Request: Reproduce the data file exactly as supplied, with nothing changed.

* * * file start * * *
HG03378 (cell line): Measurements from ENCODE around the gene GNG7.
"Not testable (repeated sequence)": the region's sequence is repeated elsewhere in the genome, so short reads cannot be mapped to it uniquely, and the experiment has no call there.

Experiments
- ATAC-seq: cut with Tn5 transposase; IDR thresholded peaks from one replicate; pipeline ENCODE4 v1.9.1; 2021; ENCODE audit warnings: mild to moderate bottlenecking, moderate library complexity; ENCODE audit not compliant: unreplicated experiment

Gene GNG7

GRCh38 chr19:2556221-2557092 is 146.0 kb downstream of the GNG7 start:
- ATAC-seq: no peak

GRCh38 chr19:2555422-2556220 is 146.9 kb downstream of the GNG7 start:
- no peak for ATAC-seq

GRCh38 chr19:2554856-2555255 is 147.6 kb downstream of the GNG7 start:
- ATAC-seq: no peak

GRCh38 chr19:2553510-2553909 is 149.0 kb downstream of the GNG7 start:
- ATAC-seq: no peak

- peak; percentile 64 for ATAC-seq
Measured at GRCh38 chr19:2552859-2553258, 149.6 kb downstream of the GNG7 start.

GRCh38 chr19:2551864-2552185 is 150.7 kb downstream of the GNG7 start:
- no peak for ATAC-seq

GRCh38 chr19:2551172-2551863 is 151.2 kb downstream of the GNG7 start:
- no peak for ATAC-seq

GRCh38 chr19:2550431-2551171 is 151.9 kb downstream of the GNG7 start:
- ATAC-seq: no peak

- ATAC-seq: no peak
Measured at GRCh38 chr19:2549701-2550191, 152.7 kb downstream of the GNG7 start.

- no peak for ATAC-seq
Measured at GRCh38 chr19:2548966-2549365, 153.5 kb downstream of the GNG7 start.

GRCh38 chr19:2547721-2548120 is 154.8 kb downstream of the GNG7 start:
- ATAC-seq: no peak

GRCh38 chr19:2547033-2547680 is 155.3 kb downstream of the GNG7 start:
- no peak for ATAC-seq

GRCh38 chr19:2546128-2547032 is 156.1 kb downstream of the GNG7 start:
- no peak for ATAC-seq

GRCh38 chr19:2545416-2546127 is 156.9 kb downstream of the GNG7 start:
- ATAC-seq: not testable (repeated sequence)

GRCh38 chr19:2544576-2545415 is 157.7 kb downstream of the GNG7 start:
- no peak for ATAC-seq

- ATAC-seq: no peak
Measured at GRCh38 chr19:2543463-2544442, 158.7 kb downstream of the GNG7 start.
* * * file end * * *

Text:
HG03378 (cell line): Measurements from ENCODE around the gene GNG7.
"Not testable (repeated sequence)": the region's sequence is repeated elsewhere in the genome, so short reads cannot be mapped to it uniquely, and the experiment has no call there.

Experiments
- ATAC-seq: cut with Tn5 transposase; IDR thresholded peaks from one replicate; pipeline ENCODE4 v1.9.1; 2021; ENCODE audit warnings: mild to moderate bottlenecking, moderate library complexity; ENCODE audit not compliant: unreplicated experiment

Gene GNG7

GRCh38 chr19:2556221-2557092 is 146.0 kb downstream of the GNG7 start:
- ATAC-seq: no peak

GRCh38 chr19:2555422-2556220 is 146.9 kb downstream of the GNG7 start:
- no peak for ATAC-seq

GRCh38 chr19:2554856-2555255 is 147.6 kb downstream of the GNG7 start:
- ATAC-seq: no peak

GRCh38 chr19:2553510-2553909 is 149.0 kb downstream of the GNG7 start:
- ATAC-seq: no peak

- peak; percentile 64 for ATAC-seq
Measured at GRCh38 chr19:2552859-2553258, 149.6 kb downstream of the GNG7 start.

GRCh38 chr19:2551864-2552185 is 150.7 kb downstream of the GNG7 start:
- no peak for ATAC-seq

GRCh38 chr19:2551172-2551863 is 151.2 kb downstream of the GNG7 start:
- no peak for ATAC-seq

GRCh38 chr19:2550431-2551171 is 151.9 kb downstream of the GNG7 start:
- ATAC-seq: no peak

- ATAC-seq: no peak
Measured at GRCh38 chr19:2549701-2550191, 152.7 kb downstream of the GNG7 start.

- no peak for ATAC-seq
Measured at GRCh38 chr19:2548966-2549365, 153.5 kb downstream of the GNG7 start.

GRCh38 chr19:2547721-2548120 is 154.8 kb downstream of the GNG7 start:
- ATAC-seq: no peak

GRCh38 chr19:2547033-2547680 is 155.3 kb downstream of the GNG7 start:
- no peak for ATAC-seq

GRCh38 chr19:2546128-2547032 is 156.1 kb downstream of the GNG7 start:
- no peak for ATAC-seq

GRCh38 chr19:2545416-2546127 is 156.9 kb downstream of the GNG7 start:
- ATAC-seq: not testable (repeated sequence)

GRCh38 chr19:2544576-2545415 is 157.7 kb downstream of the GNG7 start:
- no peak for ATAC-seq

- ATAC-seq: no peak
Measured at GRCh38 chr19:2543463-2544442, 158.7 kb downstream of the GNG7 start.